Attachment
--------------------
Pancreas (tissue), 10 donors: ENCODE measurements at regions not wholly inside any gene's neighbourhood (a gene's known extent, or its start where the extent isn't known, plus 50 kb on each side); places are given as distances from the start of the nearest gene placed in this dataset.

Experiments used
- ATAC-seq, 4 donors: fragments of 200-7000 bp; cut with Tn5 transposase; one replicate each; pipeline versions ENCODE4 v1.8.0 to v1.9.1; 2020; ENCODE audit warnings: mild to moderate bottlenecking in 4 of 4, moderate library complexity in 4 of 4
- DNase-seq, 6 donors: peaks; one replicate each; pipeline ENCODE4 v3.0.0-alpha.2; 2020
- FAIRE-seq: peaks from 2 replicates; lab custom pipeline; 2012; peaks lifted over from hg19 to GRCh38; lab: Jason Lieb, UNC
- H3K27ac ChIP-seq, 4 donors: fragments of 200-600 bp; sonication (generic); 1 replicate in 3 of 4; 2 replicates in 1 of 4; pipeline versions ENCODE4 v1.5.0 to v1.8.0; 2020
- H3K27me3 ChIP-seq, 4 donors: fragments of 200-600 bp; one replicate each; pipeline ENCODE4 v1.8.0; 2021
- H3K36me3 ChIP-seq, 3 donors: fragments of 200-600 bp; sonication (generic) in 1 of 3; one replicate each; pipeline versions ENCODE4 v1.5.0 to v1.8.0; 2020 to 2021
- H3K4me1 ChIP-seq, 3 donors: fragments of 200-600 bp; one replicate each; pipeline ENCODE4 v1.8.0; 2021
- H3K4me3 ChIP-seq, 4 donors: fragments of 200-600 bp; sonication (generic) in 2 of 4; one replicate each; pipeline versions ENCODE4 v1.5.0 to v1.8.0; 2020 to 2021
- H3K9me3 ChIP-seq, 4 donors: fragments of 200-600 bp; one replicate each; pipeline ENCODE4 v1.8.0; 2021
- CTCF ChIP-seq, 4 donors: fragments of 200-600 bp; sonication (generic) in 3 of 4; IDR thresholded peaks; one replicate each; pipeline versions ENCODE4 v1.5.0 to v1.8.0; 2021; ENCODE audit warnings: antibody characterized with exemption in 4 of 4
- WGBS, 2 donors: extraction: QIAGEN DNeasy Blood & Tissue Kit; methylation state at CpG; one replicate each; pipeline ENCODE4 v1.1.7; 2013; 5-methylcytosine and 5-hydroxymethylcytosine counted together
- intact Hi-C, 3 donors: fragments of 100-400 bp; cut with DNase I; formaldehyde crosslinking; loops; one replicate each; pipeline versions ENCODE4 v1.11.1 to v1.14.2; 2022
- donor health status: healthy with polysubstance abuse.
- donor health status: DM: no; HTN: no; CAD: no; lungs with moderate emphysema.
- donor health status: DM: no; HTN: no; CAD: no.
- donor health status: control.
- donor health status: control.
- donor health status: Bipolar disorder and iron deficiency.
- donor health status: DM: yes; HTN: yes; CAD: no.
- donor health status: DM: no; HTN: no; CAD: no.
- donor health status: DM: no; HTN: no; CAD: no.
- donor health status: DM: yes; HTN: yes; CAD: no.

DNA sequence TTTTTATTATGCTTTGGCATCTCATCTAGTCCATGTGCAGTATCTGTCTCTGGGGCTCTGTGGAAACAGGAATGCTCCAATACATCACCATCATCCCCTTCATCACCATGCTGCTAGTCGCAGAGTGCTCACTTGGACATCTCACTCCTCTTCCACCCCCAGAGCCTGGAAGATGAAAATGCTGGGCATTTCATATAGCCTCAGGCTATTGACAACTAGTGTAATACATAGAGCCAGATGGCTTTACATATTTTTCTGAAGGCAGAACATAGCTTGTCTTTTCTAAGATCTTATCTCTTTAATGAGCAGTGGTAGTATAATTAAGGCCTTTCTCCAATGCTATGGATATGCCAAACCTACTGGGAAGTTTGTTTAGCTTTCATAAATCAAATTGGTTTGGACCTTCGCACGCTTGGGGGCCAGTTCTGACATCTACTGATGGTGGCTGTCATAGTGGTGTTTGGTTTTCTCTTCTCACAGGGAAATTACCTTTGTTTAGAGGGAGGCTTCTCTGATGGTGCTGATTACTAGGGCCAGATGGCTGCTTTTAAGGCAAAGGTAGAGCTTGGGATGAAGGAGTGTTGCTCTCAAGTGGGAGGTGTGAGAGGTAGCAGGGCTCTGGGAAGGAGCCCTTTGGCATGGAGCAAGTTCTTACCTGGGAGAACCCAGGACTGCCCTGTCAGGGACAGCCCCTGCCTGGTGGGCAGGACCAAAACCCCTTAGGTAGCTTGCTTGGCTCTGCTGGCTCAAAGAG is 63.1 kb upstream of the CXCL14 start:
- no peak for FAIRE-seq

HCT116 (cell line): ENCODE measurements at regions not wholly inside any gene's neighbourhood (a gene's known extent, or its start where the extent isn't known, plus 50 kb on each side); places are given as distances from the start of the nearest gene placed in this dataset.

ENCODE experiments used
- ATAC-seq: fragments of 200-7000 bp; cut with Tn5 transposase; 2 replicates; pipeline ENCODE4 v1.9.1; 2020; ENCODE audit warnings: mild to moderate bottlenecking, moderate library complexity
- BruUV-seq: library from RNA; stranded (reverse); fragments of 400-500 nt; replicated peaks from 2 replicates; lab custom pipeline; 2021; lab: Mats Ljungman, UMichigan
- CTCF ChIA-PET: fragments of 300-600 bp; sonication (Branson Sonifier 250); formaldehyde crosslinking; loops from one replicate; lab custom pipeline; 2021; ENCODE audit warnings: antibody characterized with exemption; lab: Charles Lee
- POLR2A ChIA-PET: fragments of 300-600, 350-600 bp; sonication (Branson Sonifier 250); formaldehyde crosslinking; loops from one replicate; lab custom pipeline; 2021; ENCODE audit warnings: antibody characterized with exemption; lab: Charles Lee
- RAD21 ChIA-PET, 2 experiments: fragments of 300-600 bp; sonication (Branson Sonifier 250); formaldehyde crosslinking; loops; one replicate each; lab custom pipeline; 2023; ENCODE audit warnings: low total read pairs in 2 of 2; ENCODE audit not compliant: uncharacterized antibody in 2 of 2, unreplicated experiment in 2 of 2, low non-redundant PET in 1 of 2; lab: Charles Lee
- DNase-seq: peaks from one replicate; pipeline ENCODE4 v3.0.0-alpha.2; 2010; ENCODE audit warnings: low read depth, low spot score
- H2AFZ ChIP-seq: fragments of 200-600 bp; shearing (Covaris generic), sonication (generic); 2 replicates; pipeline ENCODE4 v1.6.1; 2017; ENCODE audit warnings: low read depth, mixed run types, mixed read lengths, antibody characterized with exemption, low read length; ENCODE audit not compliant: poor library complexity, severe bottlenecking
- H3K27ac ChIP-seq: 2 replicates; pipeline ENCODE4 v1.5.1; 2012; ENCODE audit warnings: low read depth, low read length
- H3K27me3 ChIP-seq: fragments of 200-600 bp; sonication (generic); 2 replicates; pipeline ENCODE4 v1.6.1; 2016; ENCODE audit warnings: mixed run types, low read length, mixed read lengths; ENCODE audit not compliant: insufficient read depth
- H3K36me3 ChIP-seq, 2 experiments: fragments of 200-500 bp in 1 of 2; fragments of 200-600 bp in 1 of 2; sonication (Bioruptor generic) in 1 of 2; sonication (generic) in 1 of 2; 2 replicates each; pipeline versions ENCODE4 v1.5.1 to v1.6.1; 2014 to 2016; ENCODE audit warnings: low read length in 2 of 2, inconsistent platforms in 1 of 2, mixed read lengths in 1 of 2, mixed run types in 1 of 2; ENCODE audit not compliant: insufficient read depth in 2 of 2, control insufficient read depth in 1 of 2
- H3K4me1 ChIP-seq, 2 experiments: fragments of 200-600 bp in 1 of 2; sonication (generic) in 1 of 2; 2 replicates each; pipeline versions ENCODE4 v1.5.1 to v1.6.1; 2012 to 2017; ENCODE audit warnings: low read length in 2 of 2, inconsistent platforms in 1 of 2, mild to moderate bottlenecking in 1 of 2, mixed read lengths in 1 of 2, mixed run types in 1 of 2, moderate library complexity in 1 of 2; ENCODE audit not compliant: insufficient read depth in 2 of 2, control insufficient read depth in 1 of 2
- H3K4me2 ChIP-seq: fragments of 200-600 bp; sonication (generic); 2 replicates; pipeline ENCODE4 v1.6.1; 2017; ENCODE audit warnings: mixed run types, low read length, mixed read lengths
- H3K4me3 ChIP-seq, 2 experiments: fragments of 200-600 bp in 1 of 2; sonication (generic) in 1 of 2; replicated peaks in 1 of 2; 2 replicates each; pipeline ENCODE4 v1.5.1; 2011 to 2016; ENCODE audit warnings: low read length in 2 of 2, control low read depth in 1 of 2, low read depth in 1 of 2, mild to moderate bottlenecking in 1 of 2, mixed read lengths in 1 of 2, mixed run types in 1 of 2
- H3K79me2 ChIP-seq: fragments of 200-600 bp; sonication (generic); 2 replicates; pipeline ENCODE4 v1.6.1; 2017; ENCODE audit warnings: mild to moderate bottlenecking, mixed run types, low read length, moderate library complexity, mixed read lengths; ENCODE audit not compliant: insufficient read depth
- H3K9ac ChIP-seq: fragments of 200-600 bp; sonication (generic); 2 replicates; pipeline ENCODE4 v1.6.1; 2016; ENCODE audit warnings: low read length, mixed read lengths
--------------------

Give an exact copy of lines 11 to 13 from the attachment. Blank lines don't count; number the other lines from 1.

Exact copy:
- H3K9me3 ChIP-seq, 4 donors: fragments of 200-600 bp; one replicate each; pipeline ENCODE4 v1.8.0; 2021
- CTCF ChIP-seq, 4 donors: fragments of 200-600 bp; sonication (generic) in 3 of 4; IDR thresholded peaks; one replicate each; pipeline versions ENCODE4 v1.5.0 to v1.8.0; 2021; ENCODE audit warnings: antibody characterized with exemption in 4 of 4
- WGBS, 2 donors: extraction: QIAGEN DNeasy Blood & Tissue Kit; methylation state at CpG; one replicate each; pipeline ENCODE4 v1.1.7; 2013; 5-methylcytosine and 5-hydroxymethylcytosine counted together